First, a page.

A subpage of
The U.S. Real Term Structure
by J. Huston McCulloch
Department of Economics, Ohio State University
Thanks to a prompt evacuation after the first plane hit, Morgan Stanley, one of the principal dealers in the U.S. Treasury bond market and the largest single tenant in the Center, lost only 15 of its 3500 employees stationed there according to early Wall St. Journal reports, despite the fact that some of its floors in the south tower took the direct hit of the second plane.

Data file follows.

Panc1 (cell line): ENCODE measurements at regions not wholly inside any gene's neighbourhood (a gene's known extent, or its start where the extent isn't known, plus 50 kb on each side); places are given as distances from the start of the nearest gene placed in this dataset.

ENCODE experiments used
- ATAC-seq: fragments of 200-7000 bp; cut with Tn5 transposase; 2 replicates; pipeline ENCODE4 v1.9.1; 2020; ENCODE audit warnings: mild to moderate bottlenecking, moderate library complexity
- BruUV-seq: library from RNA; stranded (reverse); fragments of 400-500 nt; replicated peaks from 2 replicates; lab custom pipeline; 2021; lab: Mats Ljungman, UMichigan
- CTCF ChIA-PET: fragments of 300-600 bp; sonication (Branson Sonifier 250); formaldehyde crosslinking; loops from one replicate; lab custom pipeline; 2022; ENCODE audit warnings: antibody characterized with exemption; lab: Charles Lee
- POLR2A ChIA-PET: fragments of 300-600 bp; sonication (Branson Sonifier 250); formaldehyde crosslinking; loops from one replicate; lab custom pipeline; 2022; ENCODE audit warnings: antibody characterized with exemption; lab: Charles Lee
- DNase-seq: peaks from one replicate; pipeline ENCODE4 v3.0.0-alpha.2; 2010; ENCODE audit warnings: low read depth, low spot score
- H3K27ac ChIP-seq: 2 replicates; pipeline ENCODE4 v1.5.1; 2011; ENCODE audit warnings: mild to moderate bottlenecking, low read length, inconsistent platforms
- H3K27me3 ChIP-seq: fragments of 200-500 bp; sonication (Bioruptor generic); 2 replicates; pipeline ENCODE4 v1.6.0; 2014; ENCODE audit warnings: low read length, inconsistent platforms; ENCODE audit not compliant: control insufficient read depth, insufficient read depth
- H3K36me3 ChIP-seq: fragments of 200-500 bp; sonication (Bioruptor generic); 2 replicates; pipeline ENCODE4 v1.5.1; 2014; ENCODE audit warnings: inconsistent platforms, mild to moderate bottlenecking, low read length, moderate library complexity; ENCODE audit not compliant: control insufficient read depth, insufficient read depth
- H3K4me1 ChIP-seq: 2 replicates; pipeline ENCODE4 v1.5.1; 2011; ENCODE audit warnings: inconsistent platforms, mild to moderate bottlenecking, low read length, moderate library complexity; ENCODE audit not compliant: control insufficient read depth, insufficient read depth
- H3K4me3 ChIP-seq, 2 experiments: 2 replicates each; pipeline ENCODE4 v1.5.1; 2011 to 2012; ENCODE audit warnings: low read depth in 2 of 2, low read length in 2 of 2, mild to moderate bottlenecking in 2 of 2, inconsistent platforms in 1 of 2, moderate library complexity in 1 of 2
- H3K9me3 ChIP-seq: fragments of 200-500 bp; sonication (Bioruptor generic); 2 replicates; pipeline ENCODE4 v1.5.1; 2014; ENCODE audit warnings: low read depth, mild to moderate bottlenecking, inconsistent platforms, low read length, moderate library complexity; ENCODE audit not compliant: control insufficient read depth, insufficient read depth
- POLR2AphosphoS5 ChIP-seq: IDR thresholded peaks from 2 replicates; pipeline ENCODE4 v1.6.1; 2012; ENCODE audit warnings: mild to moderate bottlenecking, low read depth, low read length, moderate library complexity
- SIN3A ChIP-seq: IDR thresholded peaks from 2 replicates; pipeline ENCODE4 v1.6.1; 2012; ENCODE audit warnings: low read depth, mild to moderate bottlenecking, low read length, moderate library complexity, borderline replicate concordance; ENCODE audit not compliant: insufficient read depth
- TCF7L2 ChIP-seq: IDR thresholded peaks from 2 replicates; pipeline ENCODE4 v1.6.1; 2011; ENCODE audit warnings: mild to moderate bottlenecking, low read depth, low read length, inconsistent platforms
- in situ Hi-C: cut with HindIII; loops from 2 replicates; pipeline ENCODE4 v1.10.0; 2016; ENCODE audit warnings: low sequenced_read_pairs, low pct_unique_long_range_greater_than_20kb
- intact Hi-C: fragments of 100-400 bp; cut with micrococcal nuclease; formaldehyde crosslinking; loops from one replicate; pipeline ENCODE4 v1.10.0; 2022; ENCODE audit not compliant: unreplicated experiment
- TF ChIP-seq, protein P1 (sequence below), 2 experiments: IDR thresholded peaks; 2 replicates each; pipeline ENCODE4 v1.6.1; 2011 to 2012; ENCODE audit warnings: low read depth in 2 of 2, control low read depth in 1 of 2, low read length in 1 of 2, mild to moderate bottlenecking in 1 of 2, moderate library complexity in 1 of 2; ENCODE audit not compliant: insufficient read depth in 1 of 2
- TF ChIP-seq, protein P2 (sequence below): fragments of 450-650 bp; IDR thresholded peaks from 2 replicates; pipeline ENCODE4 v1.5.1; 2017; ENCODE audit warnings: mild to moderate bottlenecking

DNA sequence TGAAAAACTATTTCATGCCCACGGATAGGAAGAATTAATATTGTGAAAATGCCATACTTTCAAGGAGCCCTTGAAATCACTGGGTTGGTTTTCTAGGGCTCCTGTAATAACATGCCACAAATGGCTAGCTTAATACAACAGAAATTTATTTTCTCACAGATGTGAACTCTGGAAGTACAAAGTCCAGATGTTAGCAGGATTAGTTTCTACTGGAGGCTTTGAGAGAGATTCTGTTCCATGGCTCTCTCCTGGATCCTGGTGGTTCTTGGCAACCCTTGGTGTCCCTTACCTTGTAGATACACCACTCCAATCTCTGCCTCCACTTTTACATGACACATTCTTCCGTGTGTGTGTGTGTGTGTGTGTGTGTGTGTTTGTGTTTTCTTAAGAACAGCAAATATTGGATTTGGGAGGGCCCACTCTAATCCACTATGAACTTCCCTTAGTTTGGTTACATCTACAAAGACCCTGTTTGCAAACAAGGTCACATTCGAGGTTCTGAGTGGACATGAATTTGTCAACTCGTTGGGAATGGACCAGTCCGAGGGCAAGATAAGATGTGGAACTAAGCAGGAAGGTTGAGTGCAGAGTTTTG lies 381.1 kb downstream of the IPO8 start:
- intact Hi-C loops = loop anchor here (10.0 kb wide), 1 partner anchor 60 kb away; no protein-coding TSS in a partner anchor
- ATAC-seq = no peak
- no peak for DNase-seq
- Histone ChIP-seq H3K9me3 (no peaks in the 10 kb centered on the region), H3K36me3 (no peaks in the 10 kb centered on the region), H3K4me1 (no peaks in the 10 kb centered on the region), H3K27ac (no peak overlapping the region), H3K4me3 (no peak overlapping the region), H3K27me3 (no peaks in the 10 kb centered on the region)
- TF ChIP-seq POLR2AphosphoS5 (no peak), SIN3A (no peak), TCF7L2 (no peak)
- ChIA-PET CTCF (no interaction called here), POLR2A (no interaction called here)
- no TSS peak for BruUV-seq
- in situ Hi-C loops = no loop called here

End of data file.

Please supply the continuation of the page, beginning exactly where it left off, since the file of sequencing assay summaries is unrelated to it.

By the end of September, the full spectrum of Treasury issues was being reported in the Wall St. Journal. The only evidence that the market was not completely back to normal was that most bonds were being quoted in the financial press with spreads of 3/32 per $100 of face value, rather than 1/32 for the most liquid on-the-run issues or 2/32 for most other issues, as was typical before the attack. Although not quite as liquid as before the 11th, this was still a remarkably liquid market. By the end of November, reported spreads were down to 1/32 or less (occasionally reported as 0/32, but presumably 1/64 in fact) across the board, representing an actual increase in liquidity from before the 11th.